Police target juvenile warrants

City in monthlong effort to reduce backlog of 800

June 03, 2008|By Annie Linskey and Julie Bykowicz | Annie Linskey and Julie Bykowicz,Sun Reporters

Daryl Curry, 17, was fast asleep in his grandmother's West Baltimore house when city police came looking for him.

As an officer tried to awaken Daryl about 8 a.m. to serve a juvenile warrant, he noticed the boy was sleeping atop a 41-caliber Smith and Wesson handgun, according to charging documents. The gun was loaded and had been reported stolen in Anne Arundel County, according to charging documents, and the boy was arrested and charged as an adult with possessing a handgun.

The encounter last week was one of the first arrests in a monthlong Baltimore Police Department initiative to clear a backlog of juvenile warrants before the often violent summer months. The department has been working with other agencies to whittle a list of about 800 outstanding juvenile warrants to 250 young people who officials have determined are most likely to commit crimes.

"We are getting some of the baddest of the bad," said Lt. Col. Jesse B. Oden, who is in charge of the city's Warrant Apprehension Task Force. "We want to get some of these kids off the street before summer."

Since the push began May 27, Oden said, members of the task force have knocked on 270 doors and served 50 warrants.

Sheryl Goldstein, the director of the mayor's Office on Criminal Justice, said that her office began coordinating the effort several months ago. At that point, she said, there were as many as 840 warrants outstanding for juveniles. "It hadn't been looked at in some time," Goldstein said. Her group determined that 40 percent were for people older than 18. Others were duplicate warrants. A handful of them were a year old.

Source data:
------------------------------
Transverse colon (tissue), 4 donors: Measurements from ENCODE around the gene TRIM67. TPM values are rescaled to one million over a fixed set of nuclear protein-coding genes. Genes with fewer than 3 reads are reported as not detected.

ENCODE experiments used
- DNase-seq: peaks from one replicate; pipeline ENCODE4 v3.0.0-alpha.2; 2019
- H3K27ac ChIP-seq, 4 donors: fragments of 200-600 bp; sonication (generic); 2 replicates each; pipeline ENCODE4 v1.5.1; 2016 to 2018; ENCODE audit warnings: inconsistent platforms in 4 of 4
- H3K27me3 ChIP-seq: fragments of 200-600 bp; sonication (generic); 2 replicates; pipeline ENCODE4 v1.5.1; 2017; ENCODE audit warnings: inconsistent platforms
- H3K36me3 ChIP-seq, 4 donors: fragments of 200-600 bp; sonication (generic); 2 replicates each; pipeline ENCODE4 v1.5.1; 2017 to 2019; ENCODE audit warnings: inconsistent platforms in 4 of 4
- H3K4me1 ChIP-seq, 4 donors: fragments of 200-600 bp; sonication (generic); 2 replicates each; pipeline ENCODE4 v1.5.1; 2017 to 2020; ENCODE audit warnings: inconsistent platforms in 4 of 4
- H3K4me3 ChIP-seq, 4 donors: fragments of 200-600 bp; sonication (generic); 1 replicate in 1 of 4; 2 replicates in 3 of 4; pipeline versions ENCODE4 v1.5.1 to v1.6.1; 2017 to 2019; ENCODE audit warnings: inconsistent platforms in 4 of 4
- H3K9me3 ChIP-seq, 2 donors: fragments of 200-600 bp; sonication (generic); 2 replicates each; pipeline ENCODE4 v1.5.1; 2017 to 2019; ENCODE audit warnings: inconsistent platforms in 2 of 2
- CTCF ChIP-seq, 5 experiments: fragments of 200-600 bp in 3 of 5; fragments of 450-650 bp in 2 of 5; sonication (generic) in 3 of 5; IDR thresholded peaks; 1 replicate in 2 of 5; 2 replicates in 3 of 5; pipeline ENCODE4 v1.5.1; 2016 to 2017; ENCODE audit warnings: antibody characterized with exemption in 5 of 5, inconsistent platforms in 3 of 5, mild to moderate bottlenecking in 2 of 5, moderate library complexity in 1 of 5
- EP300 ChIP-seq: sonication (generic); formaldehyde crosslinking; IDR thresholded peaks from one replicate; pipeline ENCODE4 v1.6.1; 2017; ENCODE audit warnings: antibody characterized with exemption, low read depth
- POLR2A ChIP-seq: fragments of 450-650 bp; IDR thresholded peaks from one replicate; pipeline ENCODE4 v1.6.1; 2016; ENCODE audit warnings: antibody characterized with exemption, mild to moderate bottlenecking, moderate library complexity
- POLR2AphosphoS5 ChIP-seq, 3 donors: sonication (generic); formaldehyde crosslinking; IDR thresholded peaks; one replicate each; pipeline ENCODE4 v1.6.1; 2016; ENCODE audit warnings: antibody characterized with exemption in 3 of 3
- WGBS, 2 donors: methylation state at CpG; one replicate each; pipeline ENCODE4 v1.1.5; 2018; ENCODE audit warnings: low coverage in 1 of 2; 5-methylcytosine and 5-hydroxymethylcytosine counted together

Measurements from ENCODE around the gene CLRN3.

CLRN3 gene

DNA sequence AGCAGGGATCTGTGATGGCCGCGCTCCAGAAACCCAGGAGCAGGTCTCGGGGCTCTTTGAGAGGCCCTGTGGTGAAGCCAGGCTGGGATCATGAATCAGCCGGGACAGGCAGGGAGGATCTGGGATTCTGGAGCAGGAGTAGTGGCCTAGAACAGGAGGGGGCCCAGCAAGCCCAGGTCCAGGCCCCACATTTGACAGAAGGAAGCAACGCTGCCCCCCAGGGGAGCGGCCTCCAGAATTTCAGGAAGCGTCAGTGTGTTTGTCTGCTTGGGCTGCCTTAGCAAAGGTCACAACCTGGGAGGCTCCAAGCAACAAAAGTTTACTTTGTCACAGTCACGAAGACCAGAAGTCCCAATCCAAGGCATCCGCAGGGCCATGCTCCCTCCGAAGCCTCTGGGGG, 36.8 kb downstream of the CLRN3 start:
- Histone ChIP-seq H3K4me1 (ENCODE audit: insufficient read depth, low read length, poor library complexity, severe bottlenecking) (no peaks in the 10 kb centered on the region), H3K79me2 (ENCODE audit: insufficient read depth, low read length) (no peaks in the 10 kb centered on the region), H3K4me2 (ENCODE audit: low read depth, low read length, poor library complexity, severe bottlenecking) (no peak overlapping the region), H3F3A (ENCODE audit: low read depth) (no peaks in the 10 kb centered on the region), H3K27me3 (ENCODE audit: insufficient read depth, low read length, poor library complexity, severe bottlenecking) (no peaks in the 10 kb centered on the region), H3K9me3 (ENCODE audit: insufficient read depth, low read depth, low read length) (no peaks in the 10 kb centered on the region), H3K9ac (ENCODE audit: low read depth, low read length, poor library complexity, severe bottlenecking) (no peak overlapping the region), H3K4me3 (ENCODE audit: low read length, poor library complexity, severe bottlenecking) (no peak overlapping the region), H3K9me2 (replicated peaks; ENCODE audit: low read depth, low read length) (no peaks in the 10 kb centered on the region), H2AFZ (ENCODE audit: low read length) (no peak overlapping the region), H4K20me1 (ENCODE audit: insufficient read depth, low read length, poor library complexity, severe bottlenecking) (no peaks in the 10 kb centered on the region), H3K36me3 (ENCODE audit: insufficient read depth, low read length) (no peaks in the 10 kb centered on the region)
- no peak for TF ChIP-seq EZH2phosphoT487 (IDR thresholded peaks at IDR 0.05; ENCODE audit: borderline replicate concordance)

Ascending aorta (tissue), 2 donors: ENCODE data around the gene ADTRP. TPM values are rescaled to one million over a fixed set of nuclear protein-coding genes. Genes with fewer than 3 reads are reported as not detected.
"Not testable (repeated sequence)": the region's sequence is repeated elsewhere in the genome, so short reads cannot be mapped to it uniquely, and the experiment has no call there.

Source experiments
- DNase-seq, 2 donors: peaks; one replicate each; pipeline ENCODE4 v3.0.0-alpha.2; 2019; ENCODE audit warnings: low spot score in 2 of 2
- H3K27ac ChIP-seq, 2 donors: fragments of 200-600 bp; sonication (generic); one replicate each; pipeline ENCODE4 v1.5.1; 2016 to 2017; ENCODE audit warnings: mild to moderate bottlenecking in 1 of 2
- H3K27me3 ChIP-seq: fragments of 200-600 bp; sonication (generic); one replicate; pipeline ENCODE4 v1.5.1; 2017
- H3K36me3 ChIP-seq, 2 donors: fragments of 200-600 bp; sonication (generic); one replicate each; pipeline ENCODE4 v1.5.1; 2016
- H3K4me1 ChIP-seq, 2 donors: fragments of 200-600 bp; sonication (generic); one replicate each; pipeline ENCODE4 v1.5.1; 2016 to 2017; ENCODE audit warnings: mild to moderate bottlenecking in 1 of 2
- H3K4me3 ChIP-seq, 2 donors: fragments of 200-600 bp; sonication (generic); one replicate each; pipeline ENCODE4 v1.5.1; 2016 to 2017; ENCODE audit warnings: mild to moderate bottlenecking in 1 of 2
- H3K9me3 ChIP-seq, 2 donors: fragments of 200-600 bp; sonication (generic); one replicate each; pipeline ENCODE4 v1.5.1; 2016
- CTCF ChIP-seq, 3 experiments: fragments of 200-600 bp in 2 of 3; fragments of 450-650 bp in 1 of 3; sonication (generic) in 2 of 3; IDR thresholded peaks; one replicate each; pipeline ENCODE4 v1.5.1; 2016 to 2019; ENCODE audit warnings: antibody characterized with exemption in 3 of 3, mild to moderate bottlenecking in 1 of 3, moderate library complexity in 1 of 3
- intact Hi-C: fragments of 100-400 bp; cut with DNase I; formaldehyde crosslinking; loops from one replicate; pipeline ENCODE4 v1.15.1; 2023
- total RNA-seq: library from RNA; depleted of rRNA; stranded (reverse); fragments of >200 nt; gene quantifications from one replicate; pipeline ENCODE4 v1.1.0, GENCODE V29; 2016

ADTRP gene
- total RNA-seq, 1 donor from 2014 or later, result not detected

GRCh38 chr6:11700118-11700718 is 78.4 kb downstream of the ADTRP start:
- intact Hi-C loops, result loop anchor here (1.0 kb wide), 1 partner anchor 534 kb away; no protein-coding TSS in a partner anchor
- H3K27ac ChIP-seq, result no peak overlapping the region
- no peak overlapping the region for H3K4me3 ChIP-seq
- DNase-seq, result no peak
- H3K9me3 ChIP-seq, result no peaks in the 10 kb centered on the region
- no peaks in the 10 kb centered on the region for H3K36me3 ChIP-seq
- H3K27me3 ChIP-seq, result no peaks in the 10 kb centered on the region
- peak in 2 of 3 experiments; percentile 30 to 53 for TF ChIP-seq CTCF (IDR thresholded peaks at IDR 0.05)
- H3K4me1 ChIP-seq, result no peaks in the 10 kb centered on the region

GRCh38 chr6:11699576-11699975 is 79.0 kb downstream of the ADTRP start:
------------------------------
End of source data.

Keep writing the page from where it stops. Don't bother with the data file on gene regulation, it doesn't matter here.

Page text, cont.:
Department of Juvenile Services and Baltimore police officials have acknowledged that not serving a juvenile warrant in a timely fashion can jeopardize public safety - and sometimes the juvenile's safety.

Jeffrey Clinton Butler, 18, was shot to death in March while a juvenile arrest warrant languished in the system for four months. The Baltimore teen was wanted for escaping from a juvenile facility in Coatesville, Pa. In November, two 17-year-olds killed in the city were wanted on juvenile warrants for violating conditions of pretrial release.

But some youth advocates were troubled by the potential outcome of the warrant sweep. Angela Conyers Johnese, juvenile justice director of the Baltimore-based Advocates for Children and Youth, said: "Under no circumstance should we be of the position that we need to lock up 250 young people to get through the summer."

She said the city and DJS should focus on getting kids jobs and summer schooling instead of "simply trying to get them off the streets."

She said she also worried that the warrant initiative could bring the city's 144-bed Juvenile Justice Center to its breaking point. Several violent episodes in the past six months, including an April assault that left a DJS worker in a neck brace and a December attack that put a young detainee in Maryland Shock Trauma Center with a broken jaw, have called attention to the justice center's sometimes dangerous environment.

DJS-produced "daily population reports" showed that there were 146 young people at the justice center yesterday morning and that the facility was at or slightly below capacity all weekend - well above the 100-child cap that DJS Secretary Donald W. DeVore has said is his goal.

Beth Blauer, DeVore's chief of staff, said police are mindful of the justice center's population concerns.

"Population has been running a little bit high," Blauer said, "but it is not to a point where we feel extremely uncomfortable."

Blauer said that while some of the juveniles arrested on warrants will need to be detained for public safety reasons, many others will return to their communities. She said the warrant initiative gives DJS the ability to offer services to those youths, helping to connect them to work programs such as the partnership DJS has with the Department of Natural Resources.

"We need to make sure we have a good handle on our entire [juvenile] population this summer," she said. "We need to make sure we know what they're doing and that they're staying busy."



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